Children do not necessarily have the social niceties to go along with what you are saying, they ask the awkward  question and have a lack self consciousness. Both singly and collectively they, like water, seek out the flaws. This is not to say I think 'les elves' are scheming to undermine my lesson, it is just their natural state; they are in a learning environment all day, questioning, willing to make mistakes, self driven to understand and they don't take 'prisoners'.

 So nearly six year on from my initial uncertain visit to the school I was in again this week; teaching to the topic of 'The Human Body'. Now this could be a perilous area if I were back teaching in the Secondary sector, open to all sorts of anxieties and, even at the simplest level, could evoke a potential mine field of 'awkward or embarrassing' questions. But in that small rural classroom it was a delight, the children were interested, the subject visually engaging and all became  engrossed in the activities. From word matching & action games and worksheets to illustration I seemed to have geared the lesson right. My French explanations, my English questions all seemed to go down well.

Great I thought maybe I'm actually cracking this language, adapting my teaching and understanding the cultural nuances? I'd got through my hour and a half, the children seemed to have absorbed the key words & were prepared to verbalise in  English, so I packed up my things and prepared to go.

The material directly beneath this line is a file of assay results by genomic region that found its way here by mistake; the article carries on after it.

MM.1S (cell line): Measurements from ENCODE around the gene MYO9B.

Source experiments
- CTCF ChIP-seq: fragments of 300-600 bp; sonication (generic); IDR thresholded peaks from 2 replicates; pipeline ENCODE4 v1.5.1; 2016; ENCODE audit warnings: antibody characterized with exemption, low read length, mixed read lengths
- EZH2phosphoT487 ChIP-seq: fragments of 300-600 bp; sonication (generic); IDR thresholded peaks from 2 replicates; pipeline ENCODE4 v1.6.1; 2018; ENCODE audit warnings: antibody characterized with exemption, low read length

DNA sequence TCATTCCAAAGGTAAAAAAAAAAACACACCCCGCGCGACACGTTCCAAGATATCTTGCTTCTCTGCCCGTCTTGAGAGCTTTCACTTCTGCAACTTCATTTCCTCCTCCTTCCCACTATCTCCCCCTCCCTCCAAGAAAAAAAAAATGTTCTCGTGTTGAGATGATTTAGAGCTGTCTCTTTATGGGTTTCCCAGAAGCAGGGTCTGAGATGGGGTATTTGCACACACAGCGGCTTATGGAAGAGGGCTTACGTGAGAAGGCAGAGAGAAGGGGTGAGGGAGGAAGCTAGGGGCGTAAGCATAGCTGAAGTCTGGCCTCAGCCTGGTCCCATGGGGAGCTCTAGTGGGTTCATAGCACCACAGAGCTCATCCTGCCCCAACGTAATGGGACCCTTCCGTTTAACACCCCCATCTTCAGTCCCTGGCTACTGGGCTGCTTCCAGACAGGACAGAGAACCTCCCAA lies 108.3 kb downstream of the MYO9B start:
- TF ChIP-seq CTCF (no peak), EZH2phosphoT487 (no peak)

Now my years ago after my first basic French course, having travelled through the country over years, I finally felt I was getting a handle on things...its always when things go wrong. On a campsite somewhere near Calais, feeling quietly confident in my day to day French, I was greeted by an elderly lady commenting on the weather; "Il faire beau?" she said ( it becomes sunny). I panicked, what do I answer, is there a set reply. So what did I answer? What did my linguistic brain come up with. "Trois", yes like a rabbit in the headlights I froze and for some unaccountable reason said  the number 'three'! Since that day I have always been aware that just sometimes, for some unaccountable reason my 'French Brain' is quite likely to just malfunction.

And what happened at the end of my successful English lesson, just when I was feeling quietly confident? Well, I meant to say " a la semaine prochaine" ( See you next week), but what came out was " l'annee derniere" ( last year)! Both the maitresse and the children suddenly looked at me, quizzical, ' what does she mean? Is she telling us something?" . No just rabbit in the headlights syndrome!